Dairy prices continue to be mixed

Lee Mielke

CME block Cheddar climbed to $1.76 per pound on Halloween but closed Friday at $1.7150 per pound, as traders absorbed the mostly bearish September Dairy Products report, down 3 cents on the week, 18 1/2-cents below a year ago, and compares to $1.7275 on the first trading day of October.

The barrels also finished at $1.7150, up a penny on the week, 14 1/2-cents below a year ago, but 2 1/2-cents above their Oct. 2 perch.

The blocks dropped 2 1/4-cents Monday and plunged 6 cents Tuesday, to $1.6325, as traders studied the GDT.

The barrels were unchanged Monday but rolled a penny and a half lower Tuesday, to $1.70, 6 3/4-cents atop the blocks.

Dairy Market News reports that cheese demand has ebbed slightly for some Midwest cheesemakers. Western cheese production is steady, supplies are substantial, but not causing major concern. International sales are good and manufacturers hope that will help reduce inventories.

Cash butter fell to $2.2225 last Thursday but closed Friday at $2.2325, down 7 cents on the week and 34 cents above a year ago.

The butter slipped three-quarters Monday and lost a penny and a half Tuesday, slipping to $2.21, lowest price since May 10, 2017.

Cream continues to be available for Central butter producers and is finding its way to upper Midwestern churns from across the nation. Contacts suggest weakening European butter markets are bringing U.S. prices down.

Cash Grade A nonfat dry milk closed Friday at 72 cents per pound, down 3 cents on the week and 12 3/4-cents below a year ago.

The powder inched up three-quarters Monday but fell a penny and a half Tuesday, to 71 1/4-cents per pound, lowest spot price since April 12, 2016.

Tuesday’s Global Dairy Trade auction saw its weighted average for products offered drop 3.5 percent, following a 1.0 percent decline Oct. 17 and a 2.4 percent descent Oct. 3.

Whole milk powder led the declines, down 5.5 percent, following a 0.5 percent loss Oct. 17. Butter was down 3.6 percent following a 2.5 percent dip in the last event. Cheddar was off 2.8 percent, after inching 0.1 percent lower last time.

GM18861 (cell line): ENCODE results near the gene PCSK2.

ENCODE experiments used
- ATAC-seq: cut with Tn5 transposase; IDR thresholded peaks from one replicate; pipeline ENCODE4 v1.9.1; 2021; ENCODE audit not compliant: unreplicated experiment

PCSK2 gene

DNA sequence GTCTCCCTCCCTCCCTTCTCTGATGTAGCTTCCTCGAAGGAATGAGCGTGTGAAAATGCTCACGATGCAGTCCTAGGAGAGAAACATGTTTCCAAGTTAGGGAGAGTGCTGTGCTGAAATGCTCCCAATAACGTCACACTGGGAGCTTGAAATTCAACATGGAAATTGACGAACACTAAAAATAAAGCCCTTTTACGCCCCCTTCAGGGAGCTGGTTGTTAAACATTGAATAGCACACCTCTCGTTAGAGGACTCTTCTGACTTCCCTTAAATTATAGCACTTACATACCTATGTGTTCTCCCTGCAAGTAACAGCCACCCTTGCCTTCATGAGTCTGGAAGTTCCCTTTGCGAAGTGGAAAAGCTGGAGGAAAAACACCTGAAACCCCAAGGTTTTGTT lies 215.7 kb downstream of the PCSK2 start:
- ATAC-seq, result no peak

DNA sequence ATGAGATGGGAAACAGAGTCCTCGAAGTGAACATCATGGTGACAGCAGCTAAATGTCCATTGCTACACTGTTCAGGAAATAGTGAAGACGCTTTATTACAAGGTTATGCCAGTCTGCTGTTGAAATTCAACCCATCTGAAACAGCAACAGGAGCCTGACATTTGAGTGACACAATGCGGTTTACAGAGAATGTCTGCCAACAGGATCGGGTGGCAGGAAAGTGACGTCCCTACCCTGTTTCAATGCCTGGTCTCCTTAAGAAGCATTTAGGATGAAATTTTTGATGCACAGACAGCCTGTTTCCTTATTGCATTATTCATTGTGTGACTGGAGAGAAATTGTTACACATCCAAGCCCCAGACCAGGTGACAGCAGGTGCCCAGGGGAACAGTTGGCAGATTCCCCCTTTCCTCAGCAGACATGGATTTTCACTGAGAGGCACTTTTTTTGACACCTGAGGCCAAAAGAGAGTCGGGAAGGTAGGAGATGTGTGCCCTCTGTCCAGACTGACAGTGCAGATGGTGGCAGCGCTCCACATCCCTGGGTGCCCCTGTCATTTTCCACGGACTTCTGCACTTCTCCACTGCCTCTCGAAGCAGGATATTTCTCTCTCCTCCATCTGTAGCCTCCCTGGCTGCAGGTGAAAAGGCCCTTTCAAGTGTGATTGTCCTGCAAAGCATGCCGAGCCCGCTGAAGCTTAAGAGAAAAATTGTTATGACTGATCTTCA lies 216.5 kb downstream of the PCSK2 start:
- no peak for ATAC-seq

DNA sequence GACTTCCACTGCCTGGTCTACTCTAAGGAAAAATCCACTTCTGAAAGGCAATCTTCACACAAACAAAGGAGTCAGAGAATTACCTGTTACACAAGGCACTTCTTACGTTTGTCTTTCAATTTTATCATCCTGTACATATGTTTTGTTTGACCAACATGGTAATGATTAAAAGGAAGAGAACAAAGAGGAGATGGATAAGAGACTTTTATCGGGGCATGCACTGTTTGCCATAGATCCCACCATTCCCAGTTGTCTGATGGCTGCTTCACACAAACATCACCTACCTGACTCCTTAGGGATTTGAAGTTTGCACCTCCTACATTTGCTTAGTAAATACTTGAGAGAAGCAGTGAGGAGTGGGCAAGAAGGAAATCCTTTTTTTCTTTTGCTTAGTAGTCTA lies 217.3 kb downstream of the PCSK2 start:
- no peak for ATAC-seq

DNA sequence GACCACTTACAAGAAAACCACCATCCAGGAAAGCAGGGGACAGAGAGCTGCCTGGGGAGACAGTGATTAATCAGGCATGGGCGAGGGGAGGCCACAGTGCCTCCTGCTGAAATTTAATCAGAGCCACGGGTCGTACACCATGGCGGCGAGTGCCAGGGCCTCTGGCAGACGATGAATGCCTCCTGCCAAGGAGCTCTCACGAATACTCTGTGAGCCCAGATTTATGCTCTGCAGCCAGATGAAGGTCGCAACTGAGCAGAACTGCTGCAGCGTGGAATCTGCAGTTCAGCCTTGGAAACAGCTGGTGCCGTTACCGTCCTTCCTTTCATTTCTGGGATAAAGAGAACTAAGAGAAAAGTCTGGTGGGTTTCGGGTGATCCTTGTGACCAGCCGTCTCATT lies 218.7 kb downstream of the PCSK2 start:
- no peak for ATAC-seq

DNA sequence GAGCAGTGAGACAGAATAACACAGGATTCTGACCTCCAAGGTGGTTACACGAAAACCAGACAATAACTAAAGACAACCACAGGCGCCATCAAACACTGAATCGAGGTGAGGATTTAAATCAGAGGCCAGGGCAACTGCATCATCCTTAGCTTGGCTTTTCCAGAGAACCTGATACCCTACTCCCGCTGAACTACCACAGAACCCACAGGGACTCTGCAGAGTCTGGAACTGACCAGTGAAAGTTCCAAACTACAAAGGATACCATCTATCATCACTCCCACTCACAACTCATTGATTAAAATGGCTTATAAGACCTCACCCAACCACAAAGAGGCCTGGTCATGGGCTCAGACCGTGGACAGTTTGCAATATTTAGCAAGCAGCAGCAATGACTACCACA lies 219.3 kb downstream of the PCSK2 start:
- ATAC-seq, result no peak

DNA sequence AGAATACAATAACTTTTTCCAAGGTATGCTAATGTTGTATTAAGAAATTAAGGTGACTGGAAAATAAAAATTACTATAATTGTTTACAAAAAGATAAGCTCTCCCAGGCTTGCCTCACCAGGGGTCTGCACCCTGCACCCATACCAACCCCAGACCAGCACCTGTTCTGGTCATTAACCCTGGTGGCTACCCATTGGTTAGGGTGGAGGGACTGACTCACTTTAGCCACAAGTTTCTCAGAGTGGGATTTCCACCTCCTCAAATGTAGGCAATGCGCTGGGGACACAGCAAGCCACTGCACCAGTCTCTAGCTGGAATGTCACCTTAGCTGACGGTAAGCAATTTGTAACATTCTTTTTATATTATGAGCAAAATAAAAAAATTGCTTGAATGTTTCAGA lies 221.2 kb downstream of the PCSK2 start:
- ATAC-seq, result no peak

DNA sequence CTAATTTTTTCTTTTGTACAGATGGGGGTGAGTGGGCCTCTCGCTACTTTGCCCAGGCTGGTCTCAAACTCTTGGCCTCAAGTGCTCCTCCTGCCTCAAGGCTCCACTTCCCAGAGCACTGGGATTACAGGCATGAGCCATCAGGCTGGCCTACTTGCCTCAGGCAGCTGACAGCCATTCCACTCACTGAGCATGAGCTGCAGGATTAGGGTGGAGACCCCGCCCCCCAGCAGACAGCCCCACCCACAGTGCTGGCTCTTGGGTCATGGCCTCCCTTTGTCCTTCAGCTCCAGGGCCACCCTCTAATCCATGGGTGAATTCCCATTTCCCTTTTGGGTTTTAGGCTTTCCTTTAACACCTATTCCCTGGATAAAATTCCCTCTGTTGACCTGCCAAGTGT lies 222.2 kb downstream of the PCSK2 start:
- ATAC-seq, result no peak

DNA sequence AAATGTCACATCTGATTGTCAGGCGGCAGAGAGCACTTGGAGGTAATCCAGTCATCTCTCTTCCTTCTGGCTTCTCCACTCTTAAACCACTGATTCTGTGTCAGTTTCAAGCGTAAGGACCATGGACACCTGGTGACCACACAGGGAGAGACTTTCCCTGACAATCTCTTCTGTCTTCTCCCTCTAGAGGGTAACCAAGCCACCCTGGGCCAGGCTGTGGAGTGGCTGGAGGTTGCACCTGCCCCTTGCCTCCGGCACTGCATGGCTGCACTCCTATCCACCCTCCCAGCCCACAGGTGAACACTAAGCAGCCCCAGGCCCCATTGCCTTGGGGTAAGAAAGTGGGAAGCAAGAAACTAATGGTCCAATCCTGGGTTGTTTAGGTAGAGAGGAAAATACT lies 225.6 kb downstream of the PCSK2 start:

Skim milk powder was up 1.2 percent, after plunging 5.6 percent, and anhydrous milkfat was up 0.5 percent, after it jumped 5.2 percent last time.

FC Stone equated the GDT 80 percent butterfat butter price to $2.4412 per pound U.S. CME butter closed Tuesday at $2.21. GDT Cheddar cheese equated to $1.8146 per pound U.S. and compares to Tuesday’s CME block Cheddar at $1.6325. GDT skim milk powder averaged 82.48 cents per pound and whole milk powder averaged $1.2937. CME Grade A nonfat dry milk price closed Tuesday at 71 1/4-cents per pound.

The nation’s October benchmark Class III milk price climbed to $16.69 per hundredweight, up 33 cents from September and $1.87 above October 2016. It is the highest Class III since February 2017 and equates to $1.44 per gallon, up from $1.27 a year ago. The 10 month Class III average is at $16.19, up from $14.42 a year ago and compares to $15.98 in 2015.

The November Class III futures contract was trading late Tuesday morning at $16.45 and December was at $15.45, with nothing above $16 until September 2018.

The October Class IV price is $14.85, down $1.01 from September but $1.19 above a year ago, and the lowest Class IV since May 2017. Its average stands at $15.44, up from $13.65 a year ago and $13.97 in 2015.

California’s October Class 4b cheese-milk price is $16.17 per cwt., up $1.29 from September, $1.74 above a year ago and 52 cents below the comparable FO Class III price. Its 10-month average stands at $15.33, up from $13.72 a year ago and $14.63 in 2015.

The Class 4a butter-powder price is $14.51, down 18 cents from September, $1.40 above a year ago, but the lowest 4a price since May 2017. The 4a average now stands at $15.24, up from $13.25 in 2016 and $13.81 in 2015.

USDA’s latest Dairy Products report was more bearish than expected and showed total cheese output at 1.01 billion pounds, down 1.4 percent from August but 2.7 percent above September 2016. Year to date output stands at 9.25 billion pounds, up 2.6 percent from a year ago.

Mozzarella, at 334 million pounds, was up 0.2 percent, with YTD at 3.1 billion pounds, up 0.9 percent.

Total American cheese fell to 393.8 million pounds, down 1.3 percent from August but 4.2 percent above a year ago. YTD, at 3.7 billion was up 3.4 percent.

Cheddar, the kind traded at the CME, totaled 282.8 million pounds, down 0.4 percent from August, but 4.5 percent above a year ago, with YTD at 2.7 billion pounds, up 4.6 percent.

U.S. churns produced 134.8 million pounds of butter, up 2.8 percent from August but 0.3 percent below a year ago. YTD totaled 1.38 billion pounds, up 0.7 percent

Dry whey totaled 91.3 million pounds, up 20.8 percent, with YTD hitting 788.6 million pounds, up 9.6 percent. Stocks were up and HighGround Dairy’s Eric Meyer called it “the most bearish statistic of all,” as dry whey inventories stand at a record 105 million pounds, up 107.5 percent (more than double) last year.

Nonfat dry milk output totaled 133.4 million pounds, down 1.5 percent from August but 6.2 percent above a year ago, with YTD at 1.38 billion pounds, up 3.4 percent.

Skim milk powder totaled 30.4 million pounds, down 33.6 percent from August and 21 percent below a year ago. YTD output is at 417.2 million, up 0.4 percent.

September nonfat dry milk stocks hit 321.1 million pounds, up 8.2 million pounds or 2.6 percent from August and 10.5 million pounds or 48.6 percent above a year ago.

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